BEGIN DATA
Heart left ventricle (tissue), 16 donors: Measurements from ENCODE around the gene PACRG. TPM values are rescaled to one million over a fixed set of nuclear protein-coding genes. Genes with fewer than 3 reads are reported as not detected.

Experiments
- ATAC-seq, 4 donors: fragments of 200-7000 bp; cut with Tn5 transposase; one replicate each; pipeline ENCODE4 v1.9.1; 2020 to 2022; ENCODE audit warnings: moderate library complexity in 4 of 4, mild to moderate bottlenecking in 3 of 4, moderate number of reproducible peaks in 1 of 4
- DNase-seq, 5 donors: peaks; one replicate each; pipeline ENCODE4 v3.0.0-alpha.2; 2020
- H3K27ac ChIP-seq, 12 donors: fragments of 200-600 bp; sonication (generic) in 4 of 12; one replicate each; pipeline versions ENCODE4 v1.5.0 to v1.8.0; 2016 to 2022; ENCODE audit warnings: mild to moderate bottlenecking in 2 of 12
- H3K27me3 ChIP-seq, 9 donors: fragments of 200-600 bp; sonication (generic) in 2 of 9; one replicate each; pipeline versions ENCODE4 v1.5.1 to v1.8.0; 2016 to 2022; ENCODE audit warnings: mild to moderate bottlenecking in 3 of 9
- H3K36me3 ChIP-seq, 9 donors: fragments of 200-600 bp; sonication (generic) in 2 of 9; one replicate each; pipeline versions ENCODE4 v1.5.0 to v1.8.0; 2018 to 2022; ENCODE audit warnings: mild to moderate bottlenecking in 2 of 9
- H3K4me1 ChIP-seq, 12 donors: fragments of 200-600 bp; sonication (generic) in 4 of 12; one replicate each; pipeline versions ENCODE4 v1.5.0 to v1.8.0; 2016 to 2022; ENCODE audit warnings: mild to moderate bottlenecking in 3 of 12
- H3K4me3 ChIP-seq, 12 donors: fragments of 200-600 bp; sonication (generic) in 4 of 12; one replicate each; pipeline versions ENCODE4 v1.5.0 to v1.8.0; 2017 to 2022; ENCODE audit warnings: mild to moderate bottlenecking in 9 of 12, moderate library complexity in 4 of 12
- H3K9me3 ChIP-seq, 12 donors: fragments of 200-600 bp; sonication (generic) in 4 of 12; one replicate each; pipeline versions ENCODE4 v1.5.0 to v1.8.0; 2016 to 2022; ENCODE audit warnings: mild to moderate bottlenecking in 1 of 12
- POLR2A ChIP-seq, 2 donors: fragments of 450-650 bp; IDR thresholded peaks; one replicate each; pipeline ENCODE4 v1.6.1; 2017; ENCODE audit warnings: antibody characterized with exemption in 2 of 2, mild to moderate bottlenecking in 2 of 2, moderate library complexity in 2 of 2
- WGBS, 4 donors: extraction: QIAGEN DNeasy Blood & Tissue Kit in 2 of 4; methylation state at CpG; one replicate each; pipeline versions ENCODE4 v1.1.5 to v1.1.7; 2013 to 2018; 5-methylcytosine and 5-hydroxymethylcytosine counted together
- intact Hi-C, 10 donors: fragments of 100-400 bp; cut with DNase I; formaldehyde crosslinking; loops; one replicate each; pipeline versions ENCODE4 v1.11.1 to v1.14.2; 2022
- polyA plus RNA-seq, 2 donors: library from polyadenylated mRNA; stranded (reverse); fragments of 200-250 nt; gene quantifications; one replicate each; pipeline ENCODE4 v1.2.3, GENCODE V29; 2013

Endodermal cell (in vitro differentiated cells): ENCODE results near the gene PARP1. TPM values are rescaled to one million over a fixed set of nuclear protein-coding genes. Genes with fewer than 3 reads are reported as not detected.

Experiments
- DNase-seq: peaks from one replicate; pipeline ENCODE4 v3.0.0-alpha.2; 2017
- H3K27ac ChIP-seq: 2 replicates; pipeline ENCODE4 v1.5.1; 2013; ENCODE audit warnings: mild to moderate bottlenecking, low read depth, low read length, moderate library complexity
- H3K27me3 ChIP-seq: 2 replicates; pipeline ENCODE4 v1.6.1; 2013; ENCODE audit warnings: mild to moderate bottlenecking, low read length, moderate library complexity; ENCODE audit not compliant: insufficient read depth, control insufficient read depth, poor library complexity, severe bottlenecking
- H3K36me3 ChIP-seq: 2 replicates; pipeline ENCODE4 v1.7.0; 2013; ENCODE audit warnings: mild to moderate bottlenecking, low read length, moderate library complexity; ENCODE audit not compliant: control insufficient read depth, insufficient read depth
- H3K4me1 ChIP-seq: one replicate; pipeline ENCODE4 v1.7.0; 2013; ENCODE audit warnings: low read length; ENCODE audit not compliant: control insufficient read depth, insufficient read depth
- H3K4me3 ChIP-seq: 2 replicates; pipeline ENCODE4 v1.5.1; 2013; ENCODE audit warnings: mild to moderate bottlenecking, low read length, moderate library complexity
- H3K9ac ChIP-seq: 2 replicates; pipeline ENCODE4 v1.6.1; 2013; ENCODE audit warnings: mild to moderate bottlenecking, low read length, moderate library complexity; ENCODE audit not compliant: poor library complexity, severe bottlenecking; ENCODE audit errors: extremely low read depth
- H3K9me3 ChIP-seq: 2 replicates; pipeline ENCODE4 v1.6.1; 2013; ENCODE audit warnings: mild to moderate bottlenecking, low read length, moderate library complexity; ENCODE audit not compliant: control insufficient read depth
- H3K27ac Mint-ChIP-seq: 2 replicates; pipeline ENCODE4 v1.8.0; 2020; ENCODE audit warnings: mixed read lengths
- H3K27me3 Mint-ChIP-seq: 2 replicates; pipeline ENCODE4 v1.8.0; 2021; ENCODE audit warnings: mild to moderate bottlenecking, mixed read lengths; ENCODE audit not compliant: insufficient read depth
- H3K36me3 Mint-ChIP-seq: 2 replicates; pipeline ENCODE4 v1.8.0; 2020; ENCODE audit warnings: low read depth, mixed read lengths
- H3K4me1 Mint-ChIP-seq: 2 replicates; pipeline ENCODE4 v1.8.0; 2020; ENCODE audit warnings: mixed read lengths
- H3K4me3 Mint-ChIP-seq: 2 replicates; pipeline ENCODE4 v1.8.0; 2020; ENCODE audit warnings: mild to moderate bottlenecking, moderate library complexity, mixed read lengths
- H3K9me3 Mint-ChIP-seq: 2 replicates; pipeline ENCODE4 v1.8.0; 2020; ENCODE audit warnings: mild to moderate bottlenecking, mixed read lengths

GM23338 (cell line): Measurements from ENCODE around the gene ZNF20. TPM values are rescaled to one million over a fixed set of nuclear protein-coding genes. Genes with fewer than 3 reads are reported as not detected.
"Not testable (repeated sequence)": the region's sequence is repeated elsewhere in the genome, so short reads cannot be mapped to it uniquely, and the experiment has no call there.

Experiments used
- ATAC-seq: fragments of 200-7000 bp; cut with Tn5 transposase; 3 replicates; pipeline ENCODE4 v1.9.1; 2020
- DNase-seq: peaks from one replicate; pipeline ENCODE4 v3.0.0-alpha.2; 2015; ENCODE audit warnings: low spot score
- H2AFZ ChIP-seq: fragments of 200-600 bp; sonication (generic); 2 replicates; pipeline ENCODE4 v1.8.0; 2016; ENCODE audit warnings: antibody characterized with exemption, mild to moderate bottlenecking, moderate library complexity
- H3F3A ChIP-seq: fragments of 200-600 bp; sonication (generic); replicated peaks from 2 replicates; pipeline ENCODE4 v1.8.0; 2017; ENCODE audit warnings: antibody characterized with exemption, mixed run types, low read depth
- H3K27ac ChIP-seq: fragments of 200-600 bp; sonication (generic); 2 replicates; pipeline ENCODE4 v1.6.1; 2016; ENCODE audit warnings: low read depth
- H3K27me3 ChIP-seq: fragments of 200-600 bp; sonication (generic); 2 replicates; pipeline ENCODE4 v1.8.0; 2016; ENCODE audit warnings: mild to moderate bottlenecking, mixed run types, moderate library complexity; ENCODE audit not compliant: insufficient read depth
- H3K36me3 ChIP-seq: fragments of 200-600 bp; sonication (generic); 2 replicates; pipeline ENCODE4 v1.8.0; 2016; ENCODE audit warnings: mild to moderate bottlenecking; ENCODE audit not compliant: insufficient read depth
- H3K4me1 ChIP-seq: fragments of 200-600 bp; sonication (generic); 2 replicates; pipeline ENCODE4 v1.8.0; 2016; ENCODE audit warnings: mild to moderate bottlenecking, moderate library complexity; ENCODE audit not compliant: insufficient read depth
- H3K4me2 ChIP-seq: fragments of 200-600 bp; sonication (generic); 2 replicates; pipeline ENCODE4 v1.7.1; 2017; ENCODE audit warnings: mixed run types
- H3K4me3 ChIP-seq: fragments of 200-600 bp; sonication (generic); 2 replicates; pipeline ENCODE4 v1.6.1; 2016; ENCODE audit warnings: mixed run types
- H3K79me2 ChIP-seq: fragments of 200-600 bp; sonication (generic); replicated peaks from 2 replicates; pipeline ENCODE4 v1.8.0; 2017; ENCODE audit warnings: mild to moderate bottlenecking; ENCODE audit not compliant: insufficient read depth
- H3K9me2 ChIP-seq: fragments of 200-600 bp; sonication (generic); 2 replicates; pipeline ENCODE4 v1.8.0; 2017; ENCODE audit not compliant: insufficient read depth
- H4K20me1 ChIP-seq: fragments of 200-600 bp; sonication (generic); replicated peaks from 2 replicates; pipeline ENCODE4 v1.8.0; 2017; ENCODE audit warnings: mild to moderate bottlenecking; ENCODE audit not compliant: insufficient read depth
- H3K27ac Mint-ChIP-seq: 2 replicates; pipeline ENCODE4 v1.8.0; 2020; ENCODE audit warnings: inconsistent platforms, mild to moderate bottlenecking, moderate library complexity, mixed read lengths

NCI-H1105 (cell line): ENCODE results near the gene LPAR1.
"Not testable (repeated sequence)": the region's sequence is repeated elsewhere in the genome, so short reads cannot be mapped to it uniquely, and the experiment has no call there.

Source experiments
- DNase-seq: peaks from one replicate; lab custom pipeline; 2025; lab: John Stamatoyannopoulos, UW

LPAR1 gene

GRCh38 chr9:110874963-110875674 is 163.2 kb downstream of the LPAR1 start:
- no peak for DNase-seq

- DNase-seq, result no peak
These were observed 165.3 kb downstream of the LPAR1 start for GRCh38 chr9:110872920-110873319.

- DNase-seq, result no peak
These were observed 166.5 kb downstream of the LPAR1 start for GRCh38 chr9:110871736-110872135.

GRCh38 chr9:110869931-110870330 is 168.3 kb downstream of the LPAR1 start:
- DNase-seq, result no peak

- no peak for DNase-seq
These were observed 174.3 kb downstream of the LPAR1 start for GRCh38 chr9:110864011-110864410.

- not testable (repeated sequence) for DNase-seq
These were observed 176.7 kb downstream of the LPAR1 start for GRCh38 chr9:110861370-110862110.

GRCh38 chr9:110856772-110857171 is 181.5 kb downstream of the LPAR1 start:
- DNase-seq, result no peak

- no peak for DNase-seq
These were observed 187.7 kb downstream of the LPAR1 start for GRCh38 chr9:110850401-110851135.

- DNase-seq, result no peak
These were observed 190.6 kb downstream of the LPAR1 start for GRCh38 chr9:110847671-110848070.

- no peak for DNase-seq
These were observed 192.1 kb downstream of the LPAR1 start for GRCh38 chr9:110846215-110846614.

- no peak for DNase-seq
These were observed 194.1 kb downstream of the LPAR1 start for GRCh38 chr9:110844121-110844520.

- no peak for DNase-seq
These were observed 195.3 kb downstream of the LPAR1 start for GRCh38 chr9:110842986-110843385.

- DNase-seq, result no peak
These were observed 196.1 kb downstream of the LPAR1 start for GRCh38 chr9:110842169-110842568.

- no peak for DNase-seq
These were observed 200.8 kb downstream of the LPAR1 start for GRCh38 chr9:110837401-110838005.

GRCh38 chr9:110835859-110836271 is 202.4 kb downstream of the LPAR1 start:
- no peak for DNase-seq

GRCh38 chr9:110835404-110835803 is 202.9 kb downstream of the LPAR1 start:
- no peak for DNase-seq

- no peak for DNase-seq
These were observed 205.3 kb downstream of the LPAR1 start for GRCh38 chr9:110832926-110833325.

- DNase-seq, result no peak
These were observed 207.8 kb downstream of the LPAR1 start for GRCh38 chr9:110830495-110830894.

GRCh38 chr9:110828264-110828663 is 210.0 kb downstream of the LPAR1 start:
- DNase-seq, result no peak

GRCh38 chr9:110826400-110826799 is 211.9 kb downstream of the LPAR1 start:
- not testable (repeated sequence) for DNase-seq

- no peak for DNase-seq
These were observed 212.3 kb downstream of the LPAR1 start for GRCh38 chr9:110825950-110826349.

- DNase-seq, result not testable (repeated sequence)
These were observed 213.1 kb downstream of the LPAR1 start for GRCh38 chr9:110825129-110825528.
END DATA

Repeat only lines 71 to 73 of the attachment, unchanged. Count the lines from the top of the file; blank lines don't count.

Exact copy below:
- no peak for DNase-seq
These were observed 192.1 kb downstream of the LPAR1 start for GRCh38 chr9:110846215-110846614.

- no peak for DNase-seq